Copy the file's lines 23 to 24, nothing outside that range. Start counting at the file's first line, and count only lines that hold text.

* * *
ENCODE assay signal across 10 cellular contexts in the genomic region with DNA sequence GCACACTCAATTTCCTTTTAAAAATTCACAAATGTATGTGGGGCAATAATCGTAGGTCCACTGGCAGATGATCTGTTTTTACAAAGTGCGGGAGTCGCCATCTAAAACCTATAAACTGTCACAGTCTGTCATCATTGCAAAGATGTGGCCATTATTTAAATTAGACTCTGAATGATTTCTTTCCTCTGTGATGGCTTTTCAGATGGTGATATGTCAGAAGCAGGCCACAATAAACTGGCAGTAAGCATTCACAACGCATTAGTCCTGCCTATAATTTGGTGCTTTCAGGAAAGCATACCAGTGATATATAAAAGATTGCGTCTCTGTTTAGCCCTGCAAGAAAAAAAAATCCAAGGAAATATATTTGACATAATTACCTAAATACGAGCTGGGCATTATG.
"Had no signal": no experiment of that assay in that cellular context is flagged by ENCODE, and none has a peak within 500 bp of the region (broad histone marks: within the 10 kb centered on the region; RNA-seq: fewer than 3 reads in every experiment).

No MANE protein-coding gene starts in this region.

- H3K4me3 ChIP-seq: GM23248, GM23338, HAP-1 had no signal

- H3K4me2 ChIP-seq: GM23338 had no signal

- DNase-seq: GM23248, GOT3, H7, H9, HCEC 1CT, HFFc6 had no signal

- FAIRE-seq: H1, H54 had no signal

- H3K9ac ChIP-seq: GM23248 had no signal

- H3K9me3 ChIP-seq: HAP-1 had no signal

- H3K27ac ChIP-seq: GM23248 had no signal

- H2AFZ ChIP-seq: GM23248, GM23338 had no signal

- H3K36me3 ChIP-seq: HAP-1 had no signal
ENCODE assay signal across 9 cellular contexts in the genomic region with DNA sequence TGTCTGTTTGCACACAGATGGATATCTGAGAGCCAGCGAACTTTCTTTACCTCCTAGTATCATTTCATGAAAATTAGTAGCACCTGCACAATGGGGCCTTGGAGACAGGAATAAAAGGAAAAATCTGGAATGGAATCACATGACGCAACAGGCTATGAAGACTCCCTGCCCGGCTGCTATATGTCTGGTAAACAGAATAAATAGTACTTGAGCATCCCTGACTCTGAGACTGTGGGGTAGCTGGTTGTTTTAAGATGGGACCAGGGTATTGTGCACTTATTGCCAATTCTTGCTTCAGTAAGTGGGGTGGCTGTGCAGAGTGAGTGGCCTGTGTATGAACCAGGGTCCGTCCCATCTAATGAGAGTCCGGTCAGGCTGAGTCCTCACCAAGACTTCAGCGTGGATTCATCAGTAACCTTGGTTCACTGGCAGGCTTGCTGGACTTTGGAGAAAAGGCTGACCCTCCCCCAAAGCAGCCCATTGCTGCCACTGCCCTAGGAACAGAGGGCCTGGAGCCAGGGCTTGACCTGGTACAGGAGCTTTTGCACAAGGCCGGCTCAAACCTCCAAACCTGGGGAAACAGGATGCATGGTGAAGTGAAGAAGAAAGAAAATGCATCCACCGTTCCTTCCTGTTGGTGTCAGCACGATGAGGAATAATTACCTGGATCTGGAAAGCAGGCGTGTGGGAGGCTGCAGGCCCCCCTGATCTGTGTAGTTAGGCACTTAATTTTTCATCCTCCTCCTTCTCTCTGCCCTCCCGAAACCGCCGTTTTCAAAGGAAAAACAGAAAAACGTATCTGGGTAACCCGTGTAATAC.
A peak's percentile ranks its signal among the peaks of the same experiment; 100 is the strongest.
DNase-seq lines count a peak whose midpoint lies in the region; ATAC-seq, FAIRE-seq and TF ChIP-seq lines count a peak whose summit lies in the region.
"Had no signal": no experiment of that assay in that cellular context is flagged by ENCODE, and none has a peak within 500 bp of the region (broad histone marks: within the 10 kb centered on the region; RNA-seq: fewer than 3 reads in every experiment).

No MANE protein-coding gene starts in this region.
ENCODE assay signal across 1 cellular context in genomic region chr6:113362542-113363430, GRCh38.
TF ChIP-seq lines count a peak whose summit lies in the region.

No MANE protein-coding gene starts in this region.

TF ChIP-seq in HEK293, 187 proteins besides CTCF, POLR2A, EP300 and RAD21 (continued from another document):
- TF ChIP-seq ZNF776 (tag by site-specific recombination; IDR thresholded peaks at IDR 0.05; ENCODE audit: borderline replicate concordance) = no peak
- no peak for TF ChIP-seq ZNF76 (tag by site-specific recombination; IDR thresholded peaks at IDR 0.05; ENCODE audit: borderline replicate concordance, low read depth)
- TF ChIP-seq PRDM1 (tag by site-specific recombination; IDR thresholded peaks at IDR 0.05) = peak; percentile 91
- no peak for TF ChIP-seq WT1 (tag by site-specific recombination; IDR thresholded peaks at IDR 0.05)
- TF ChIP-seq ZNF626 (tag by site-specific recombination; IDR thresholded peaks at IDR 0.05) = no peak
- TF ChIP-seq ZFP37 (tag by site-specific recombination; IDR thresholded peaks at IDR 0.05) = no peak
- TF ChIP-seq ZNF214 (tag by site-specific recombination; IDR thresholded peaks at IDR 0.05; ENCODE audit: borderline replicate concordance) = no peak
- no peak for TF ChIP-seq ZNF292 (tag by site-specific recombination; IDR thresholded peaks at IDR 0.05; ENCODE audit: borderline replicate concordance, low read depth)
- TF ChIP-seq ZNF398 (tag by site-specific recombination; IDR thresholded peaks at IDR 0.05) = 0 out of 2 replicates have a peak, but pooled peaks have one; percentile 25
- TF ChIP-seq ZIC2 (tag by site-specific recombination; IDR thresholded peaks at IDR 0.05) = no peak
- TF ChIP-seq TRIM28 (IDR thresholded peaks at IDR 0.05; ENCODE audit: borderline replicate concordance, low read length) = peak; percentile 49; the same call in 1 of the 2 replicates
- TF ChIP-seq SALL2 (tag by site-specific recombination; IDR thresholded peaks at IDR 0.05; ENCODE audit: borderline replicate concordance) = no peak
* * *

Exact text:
- no peak for TF ChIP-seq ZNF76 (tag by site-specific recombination; IDR thresholded peaks at IDR 0.05; ENCODE audit: borderline replicate concordance, low read depth)
- TF ChIP-seq PRDM1 (tag by site-specific recombination; IDR thresholded peaks at IDR 0.05) = peak; percentile 91